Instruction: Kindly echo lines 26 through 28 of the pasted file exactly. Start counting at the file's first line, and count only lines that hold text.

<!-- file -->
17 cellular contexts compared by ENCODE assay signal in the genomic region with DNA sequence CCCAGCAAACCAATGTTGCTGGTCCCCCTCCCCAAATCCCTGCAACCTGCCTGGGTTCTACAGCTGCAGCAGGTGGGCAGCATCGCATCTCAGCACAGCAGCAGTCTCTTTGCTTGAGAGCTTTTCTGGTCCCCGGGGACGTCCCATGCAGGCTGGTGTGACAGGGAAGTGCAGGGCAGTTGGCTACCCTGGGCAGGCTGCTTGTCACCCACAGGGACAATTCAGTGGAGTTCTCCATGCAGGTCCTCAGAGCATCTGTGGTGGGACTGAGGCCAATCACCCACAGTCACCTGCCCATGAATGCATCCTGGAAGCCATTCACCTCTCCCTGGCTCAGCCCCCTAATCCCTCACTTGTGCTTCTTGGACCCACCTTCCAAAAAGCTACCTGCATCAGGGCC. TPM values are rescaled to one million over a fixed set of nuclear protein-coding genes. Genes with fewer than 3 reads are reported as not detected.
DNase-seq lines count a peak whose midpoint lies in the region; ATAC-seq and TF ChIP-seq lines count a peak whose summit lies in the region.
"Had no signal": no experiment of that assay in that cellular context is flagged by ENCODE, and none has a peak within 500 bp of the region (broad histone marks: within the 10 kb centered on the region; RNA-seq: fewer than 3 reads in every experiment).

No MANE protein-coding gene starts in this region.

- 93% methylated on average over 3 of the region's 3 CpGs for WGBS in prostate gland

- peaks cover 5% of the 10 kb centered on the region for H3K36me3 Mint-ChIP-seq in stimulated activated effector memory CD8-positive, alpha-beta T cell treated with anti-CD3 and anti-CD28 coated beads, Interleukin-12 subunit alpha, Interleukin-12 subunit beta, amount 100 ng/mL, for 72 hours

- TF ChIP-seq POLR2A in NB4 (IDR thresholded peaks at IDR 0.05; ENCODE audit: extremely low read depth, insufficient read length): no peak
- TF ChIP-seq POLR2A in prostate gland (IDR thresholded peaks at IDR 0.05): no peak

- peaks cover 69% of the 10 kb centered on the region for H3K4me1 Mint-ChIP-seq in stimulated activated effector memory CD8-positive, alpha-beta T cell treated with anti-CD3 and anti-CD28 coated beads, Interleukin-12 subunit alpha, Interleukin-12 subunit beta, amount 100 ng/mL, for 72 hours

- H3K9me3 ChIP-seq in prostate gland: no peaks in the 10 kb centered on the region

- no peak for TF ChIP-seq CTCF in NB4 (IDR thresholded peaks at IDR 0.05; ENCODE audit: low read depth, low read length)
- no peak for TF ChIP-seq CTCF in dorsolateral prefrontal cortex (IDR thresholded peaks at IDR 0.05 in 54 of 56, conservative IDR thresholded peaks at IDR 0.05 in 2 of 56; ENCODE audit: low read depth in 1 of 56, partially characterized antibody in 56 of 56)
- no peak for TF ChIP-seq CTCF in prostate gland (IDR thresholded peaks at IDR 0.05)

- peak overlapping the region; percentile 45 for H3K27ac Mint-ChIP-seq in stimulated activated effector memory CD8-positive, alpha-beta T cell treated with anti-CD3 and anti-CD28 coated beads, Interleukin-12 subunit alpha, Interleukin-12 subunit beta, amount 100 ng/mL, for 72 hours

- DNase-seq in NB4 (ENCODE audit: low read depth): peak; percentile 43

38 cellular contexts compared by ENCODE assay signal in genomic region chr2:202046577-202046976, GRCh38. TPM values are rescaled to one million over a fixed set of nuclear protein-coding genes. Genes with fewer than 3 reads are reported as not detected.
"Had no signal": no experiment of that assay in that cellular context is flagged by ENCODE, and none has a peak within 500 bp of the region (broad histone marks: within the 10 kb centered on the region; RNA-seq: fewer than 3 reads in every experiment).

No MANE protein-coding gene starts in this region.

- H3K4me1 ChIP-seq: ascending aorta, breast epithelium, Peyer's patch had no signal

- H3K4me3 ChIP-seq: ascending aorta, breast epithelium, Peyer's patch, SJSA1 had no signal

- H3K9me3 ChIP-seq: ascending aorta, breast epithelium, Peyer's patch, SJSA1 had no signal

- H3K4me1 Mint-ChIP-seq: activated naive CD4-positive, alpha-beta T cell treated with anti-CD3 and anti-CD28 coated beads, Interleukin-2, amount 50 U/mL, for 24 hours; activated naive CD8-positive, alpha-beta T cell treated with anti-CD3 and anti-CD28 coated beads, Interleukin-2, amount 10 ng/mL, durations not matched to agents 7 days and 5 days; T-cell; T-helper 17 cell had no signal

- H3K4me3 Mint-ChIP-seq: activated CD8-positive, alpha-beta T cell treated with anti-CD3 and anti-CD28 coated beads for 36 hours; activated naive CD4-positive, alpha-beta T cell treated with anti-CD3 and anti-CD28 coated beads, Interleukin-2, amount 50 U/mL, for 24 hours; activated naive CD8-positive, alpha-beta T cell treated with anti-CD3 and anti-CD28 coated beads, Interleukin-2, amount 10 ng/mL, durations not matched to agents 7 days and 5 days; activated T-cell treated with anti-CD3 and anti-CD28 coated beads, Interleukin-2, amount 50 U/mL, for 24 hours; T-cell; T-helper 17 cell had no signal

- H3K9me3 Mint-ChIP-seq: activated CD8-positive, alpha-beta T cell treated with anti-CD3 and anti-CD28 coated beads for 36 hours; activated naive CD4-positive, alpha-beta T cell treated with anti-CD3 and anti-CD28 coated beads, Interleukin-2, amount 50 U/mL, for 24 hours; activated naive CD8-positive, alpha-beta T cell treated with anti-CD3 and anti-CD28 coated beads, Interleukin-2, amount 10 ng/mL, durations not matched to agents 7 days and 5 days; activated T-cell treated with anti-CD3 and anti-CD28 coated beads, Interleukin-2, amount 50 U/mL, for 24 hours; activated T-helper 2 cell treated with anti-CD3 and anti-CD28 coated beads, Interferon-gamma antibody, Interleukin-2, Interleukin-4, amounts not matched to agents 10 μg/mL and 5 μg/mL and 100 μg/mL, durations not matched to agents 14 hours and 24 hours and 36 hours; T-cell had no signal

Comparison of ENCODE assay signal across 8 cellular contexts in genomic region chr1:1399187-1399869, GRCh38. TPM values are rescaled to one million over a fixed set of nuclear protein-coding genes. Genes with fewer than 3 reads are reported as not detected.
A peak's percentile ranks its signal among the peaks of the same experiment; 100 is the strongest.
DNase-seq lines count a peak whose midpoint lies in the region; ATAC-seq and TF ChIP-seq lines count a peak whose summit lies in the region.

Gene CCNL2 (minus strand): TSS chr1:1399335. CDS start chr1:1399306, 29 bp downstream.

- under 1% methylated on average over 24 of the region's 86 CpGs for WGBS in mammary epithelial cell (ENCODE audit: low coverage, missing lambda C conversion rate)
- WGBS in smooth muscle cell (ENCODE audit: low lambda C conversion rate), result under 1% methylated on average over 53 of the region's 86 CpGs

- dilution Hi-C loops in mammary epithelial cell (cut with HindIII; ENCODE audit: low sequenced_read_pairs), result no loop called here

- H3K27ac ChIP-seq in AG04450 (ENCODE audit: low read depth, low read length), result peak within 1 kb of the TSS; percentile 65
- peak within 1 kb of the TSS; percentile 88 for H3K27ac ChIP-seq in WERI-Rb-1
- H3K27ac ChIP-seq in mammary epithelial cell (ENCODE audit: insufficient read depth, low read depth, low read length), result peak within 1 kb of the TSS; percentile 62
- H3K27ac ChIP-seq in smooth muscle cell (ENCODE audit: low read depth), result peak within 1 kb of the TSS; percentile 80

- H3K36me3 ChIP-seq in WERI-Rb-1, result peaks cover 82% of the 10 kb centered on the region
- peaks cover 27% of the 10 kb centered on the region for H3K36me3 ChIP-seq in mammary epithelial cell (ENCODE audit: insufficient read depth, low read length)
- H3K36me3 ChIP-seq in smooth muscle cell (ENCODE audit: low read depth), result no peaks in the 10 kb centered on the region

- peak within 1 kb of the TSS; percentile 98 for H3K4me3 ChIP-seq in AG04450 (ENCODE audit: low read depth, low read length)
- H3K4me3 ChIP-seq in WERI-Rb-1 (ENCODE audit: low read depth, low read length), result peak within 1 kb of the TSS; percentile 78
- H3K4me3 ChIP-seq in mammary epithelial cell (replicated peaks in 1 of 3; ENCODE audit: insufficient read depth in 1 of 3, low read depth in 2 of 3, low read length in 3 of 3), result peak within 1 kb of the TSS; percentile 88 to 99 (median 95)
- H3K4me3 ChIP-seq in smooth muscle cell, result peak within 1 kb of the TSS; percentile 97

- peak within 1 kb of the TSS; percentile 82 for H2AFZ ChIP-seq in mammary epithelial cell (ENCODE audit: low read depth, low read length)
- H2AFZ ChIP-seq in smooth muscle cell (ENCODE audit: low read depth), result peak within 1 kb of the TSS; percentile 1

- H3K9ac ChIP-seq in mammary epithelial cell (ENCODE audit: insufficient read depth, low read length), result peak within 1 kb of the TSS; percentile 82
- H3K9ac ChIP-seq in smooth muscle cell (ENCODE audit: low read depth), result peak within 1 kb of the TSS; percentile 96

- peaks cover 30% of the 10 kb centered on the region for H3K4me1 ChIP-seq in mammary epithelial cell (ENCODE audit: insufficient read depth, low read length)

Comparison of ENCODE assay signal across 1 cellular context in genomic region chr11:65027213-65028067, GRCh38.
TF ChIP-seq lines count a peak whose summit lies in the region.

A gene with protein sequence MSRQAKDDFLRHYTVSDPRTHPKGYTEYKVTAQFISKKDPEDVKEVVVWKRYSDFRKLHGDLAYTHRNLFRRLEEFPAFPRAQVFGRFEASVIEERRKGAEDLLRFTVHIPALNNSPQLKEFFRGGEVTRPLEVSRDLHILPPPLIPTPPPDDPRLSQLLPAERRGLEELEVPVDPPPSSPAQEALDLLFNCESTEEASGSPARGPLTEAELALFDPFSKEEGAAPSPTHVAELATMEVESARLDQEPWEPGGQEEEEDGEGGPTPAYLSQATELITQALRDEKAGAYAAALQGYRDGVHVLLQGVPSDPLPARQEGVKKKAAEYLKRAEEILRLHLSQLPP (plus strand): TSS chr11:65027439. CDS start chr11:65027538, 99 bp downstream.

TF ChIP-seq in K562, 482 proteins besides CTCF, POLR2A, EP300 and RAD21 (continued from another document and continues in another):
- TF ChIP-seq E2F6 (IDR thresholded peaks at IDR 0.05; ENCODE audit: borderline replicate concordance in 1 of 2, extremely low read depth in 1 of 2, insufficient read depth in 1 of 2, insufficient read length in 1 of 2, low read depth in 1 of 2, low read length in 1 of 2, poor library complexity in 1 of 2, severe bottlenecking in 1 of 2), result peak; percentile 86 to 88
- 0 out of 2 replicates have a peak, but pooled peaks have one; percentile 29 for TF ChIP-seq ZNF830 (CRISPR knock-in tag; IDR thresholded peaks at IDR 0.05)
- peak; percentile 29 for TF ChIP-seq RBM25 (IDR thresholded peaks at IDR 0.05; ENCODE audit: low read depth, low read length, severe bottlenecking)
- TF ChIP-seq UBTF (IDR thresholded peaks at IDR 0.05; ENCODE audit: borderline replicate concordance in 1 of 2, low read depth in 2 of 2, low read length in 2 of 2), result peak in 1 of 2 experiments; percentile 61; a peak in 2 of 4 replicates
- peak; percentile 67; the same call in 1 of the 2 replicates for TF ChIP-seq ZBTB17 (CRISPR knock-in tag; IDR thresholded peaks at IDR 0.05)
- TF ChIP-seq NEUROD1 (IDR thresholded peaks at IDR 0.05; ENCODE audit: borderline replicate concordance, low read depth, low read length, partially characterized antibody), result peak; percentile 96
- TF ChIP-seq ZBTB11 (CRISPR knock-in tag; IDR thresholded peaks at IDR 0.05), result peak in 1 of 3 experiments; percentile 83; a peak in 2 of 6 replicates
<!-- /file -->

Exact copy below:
A peak's percentile ranks its signal among the peaks of the same experiment; 100 is the strongest.
DNase-seq lines count a peak whose midpoint lies in the region; ATAC-seq and TF ChIP-seq lines count a peak whose summit lies in the region.

Gene CCNL2 (minus strand): TSS chr1:1399335. CDS start chr1:1399306, 29 bp downstream.